Can We Trick Ourselves to Ride Harder Against Competition?

The Central Governor hypothesis proposes that our brains ultimately governs how hard we're willing to ride, so it makes a great target for manipulating to improve our performance. So how might we practically use this ability to ride faster?

Central Governor Review

My last article I discussed the importance of the psycho-physiological relationship in determining performance. Ultimately, the main tenet of the "central governor hypothesis" is that the brain and body rely on both physiological cues (e.g. lactate levels, muscular fatigue, temperature) and also psychological cues (e.g. motivation, knowledge of performance, self-confidence, distance to finish) to regulate how hard we're willing to ride at any point in time.

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Rigging the System

The big implication from the central governor is that the brain can be messed with, in a good and ergogenic way. The critical component of this is that the brain is told something different from what is actually happening.

Physiologically, we might achieve this by keeping our neck and head area cooler through the use of ice socks or pouring cool water over our heads. This can help to fool our brain into thinking it's cooler than it really is, which may help us be willing to ride harder (This can be risky at the extremes of hot temperatures, as this might lead to working too hard and risking heat illness, so be careful and use common sense).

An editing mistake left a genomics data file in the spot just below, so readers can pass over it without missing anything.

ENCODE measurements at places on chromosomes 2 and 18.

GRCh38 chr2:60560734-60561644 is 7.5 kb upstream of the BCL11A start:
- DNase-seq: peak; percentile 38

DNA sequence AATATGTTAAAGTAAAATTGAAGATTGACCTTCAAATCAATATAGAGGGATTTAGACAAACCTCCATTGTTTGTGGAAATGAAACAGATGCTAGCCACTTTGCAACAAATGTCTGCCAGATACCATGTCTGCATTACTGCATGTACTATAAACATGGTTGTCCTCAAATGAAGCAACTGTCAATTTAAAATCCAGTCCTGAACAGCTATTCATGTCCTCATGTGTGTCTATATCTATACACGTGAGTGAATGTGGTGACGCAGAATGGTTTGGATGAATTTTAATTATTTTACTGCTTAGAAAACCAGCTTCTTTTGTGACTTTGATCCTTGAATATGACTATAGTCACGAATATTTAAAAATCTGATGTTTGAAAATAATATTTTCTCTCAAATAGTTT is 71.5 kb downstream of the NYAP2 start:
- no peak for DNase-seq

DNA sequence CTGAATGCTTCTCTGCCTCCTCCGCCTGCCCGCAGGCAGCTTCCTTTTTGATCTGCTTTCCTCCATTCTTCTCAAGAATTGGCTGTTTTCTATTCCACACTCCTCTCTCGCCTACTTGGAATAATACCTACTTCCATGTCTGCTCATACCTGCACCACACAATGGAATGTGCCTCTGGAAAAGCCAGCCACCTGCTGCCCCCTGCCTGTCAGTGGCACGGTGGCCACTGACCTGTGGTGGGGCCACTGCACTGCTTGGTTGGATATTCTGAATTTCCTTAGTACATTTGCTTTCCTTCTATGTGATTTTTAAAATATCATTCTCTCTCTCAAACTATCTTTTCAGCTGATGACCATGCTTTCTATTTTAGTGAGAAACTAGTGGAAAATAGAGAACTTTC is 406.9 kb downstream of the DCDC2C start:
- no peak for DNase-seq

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Psychologically, one way to "rig" the central governor is through different sport psychology interventions, which I will leave to Jim Taylor and our other Toolbox crew. The other way is through altering your real-time feedback so that you believe you're performing different than reality.

Stone et al. 2012

We dissected an article in my last article where the focus was on lying to the participants that they were going faster or slower than they actually were. In large part, the results were inconclusive and did not find any difference between the accurate, faster lying and slower lying conditions. The basic conclusion then is that it doesn't matter what you tell your athlete about how they're performing, because they will only ride to their own desires and self-knowledge.

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